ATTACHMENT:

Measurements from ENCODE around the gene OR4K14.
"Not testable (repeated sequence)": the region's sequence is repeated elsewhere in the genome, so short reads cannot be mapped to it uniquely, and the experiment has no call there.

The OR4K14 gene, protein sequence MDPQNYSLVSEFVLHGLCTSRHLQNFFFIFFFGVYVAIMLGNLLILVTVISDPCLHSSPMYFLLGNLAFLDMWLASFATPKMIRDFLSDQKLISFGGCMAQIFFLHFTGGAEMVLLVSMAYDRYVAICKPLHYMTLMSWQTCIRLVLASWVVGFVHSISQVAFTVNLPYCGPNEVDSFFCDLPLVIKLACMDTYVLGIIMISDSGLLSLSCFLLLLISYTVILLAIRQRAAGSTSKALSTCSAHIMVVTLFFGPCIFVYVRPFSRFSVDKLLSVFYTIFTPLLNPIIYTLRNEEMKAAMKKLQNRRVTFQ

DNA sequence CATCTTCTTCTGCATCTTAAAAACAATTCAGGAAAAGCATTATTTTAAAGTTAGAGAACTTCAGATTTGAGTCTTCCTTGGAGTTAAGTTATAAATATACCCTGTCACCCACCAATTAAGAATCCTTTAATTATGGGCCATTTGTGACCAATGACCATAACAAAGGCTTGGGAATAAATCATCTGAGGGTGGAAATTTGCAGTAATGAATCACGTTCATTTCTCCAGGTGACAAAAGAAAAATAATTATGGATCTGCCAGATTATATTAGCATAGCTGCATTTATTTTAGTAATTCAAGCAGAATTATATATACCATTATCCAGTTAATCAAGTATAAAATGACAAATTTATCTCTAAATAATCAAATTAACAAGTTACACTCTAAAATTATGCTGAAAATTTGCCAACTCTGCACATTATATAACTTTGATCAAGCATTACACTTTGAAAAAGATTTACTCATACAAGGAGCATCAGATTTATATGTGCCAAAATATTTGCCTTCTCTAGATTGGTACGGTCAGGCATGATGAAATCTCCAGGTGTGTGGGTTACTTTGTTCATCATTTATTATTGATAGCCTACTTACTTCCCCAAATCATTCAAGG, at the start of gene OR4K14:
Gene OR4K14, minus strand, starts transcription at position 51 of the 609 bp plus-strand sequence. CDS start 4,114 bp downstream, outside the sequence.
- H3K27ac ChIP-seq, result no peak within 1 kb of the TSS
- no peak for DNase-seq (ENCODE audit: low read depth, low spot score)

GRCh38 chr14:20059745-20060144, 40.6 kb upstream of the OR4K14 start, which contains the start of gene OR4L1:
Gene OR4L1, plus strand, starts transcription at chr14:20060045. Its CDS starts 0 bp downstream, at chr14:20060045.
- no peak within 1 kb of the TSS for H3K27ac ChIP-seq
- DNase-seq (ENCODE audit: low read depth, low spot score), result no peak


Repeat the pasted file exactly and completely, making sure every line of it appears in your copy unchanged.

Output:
Measurements from ENCODE around the gene OR4K14.
"Not testable (repeated sequence)": the region's sequence is repeated elsewhere in the genome, so short reads cannot be mapped to it uniquely, and the experiment has no call there.

The OR4K14 gene, protein sequence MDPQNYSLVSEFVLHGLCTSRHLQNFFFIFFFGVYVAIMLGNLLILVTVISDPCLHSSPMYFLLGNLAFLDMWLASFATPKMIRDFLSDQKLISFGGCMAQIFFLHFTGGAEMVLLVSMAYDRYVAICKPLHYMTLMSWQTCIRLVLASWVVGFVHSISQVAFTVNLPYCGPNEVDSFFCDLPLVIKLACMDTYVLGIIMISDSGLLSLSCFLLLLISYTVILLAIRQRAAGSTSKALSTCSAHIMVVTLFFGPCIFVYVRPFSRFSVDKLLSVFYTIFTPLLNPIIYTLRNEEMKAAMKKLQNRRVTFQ

DNA sequence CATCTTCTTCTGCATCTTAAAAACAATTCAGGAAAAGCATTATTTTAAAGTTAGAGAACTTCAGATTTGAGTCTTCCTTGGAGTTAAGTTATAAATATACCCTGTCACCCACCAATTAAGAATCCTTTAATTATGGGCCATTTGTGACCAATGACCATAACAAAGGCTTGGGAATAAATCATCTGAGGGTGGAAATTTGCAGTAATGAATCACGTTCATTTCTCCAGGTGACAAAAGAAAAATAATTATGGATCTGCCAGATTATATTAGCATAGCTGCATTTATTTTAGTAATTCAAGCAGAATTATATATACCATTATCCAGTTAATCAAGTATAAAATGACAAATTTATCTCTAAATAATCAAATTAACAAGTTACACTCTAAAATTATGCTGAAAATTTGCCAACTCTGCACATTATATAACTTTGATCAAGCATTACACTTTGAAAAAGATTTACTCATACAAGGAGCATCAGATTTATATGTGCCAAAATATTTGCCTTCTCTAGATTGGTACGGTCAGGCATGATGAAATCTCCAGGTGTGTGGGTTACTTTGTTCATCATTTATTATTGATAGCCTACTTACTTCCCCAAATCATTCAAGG, at the start of gene OR4K14:
Gene OR4K14, minus strand, starts transcription at position 51 of the 609 bp plus-strand sequence. CDS start 4,114 bp downstream, outside the sequence.
- H3K27ac ChIP-seq, result no peak within 1 kb of the TSS
- no peak for DNase-seq (ENCODE audit: low read depth, low spot score)

GRCh38 chr14:20059745-20060144, 40.6 kb upstream of the OR4K14 start, which contains the start of gene OR4L1:
Gene OR4L1, plus strand, starts transcription at chr14:20060045. Its CDS starts 0 bp downstream, at chr14:20060045.
- no peak within 1 kb of the TSS for H3K27ac ChIP-seq
- DNase-seq (ENCODE audit: low read depth, low spot score), result no peak